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9.32A Particular Rights—Fourteenth Amendment—-Due Process—Civil Commitment

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9.32A PParticular RightsFourteenth AmendmentDue ProcessCivil Commitment


            In King v. County of Los Angeles, 885 F.3d 548 (9th Cir. 2018), the Ninth Circuit recognized a substantive due process constitutional claim for individuals confined pursuant to a civil commitment, if the conditions of confinement "amount to punishment." Id. at 557. In determining whether the conditions of confinement amount to punishment, a comparison is made between the conditions of confinement of the civil detainee and the conditions of confinement of the "criminal counterparts" of a civil detainee. Id.

            Relying on the court’s prior decision in Jones v. Blanas, 393 F.3d 918 (9th Cir. 2004), the court reiterated that "under the Due Process Clause of the Fourteenth Amendment, an individual detained under civil process cannot be subjected to conditions that amount to punishment." Id. at 556-57. Conditions of confinement are presumed to be punitive if: (1) they are "identical to, similar to, or more restrictive than, those in which a civil pretrial detainee’s criminal counterparts are held," or (2) they are "more restrictive than those the individual would face following SVPA commitment." Id. at 557. "If either presumption applies, the burden shifts to the defendant to show (1) legitimate, non-punitive interests justifying the conditions of the detainee’s confinement; and (2) that the restrictions imposed are not excessive in relation to those interests." Id. Legitimate interests may include "ensuring a detainee’s presence at trial, maintaining jail security, and effective management of a detention facility. Id. at 558. However, conditions of confinement may still be considered punitive if "alternative and less harsh" methods exist to achieve the specified interests. Id.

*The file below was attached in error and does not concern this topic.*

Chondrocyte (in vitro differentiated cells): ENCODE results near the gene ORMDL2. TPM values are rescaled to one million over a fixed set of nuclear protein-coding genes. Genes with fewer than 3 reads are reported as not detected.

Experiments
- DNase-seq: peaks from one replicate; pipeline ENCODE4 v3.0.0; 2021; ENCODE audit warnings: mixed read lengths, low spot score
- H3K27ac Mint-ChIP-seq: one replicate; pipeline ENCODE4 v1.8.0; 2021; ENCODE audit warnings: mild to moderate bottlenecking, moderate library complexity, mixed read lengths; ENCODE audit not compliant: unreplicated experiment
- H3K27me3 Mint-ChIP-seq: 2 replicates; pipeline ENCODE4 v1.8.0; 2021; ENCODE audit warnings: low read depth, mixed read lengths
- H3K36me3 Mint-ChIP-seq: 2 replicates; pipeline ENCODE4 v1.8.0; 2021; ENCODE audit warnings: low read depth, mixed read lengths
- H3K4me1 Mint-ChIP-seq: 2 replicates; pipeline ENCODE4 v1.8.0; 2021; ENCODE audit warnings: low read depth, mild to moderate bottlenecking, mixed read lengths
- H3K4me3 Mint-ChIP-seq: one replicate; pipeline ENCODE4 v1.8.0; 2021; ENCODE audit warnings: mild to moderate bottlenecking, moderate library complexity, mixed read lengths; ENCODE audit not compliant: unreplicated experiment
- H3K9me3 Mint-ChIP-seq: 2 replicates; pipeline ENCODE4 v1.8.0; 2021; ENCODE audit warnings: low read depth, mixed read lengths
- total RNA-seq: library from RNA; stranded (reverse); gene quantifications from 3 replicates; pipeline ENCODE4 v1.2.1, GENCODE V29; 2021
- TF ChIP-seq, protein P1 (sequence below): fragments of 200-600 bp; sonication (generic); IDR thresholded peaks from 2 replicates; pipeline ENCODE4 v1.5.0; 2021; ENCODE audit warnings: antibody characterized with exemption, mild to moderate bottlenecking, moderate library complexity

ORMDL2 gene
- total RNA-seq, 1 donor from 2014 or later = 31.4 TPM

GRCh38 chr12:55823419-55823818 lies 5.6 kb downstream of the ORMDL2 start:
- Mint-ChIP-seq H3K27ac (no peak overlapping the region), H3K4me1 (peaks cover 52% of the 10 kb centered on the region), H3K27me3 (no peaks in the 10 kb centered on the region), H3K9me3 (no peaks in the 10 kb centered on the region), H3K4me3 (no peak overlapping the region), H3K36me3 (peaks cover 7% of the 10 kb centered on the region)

Added June 2019